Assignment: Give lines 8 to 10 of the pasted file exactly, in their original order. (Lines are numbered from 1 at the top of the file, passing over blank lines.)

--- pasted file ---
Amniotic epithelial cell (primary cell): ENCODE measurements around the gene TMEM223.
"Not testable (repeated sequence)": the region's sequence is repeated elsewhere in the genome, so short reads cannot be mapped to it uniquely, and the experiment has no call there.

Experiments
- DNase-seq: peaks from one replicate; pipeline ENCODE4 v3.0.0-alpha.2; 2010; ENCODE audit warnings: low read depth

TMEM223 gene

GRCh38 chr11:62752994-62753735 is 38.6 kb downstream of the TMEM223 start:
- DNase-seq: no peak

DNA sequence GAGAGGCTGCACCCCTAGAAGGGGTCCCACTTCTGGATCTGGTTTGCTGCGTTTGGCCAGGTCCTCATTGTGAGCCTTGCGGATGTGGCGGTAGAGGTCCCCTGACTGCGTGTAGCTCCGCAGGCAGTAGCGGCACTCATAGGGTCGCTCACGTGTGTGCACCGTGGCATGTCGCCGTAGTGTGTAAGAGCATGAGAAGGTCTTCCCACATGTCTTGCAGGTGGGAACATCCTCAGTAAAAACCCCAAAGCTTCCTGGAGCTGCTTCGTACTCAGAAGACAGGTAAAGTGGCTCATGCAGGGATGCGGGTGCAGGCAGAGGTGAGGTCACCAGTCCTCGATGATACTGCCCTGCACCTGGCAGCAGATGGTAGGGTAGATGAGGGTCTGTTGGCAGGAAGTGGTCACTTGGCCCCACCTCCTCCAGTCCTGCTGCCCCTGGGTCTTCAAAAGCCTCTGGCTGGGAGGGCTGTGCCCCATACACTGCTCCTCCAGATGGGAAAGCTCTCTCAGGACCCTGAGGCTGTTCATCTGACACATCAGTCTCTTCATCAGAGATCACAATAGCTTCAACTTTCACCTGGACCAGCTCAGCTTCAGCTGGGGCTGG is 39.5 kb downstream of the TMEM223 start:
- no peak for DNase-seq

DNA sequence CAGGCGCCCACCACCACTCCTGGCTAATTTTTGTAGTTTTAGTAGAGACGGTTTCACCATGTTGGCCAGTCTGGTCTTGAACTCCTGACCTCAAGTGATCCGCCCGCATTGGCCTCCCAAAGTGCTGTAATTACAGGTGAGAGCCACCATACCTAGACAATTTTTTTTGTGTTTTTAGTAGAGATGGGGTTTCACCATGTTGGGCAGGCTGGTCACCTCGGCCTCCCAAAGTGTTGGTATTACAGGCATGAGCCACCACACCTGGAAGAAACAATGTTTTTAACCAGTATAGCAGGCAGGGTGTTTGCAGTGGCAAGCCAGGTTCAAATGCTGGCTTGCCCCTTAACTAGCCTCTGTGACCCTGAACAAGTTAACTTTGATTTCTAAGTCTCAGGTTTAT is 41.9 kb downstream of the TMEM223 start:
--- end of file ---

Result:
DNA sequence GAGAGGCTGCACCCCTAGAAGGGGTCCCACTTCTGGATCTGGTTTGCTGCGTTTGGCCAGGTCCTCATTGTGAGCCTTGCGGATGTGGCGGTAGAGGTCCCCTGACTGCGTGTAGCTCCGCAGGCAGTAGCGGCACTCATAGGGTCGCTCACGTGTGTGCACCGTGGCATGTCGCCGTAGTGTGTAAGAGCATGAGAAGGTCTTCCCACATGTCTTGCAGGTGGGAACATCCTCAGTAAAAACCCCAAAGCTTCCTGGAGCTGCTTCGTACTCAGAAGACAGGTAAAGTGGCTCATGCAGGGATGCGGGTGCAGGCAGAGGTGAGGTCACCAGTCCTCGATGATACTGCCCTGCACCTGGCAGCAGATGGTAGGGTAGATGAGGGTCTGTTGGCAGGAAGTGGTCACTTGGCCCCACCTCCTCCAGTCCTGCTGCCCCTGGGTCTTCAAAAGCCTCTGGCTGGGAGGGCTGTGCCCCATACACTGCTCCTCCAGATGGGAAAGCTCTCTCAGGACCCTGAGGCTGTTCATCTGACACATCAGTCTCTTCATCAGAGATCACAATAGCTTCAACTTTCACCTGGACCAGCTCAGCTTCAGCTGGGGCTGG is 39.5 kb downstream of the TMEM223 start:
- no peak for DNase-seq

DNA sequence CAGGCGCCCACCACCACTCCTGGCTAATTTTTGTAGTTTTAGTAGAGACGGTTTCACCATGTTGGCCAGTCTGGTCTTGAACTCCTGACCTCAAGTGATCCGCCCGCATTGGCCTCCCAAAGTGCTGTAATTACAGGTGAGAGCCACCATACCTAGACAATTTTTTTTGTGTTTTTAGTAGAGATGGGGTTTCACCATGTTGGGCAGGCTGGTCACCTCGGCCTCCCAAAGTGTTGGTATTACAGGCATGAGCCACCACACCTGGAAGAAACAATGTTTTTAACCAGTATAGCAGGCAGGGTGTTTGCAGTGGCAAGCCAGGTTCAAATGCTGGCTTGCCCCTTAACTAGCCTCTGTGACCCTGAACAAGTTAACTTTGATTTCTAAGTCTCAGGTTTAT is 41.9 kb downstream of the TMEM223 start: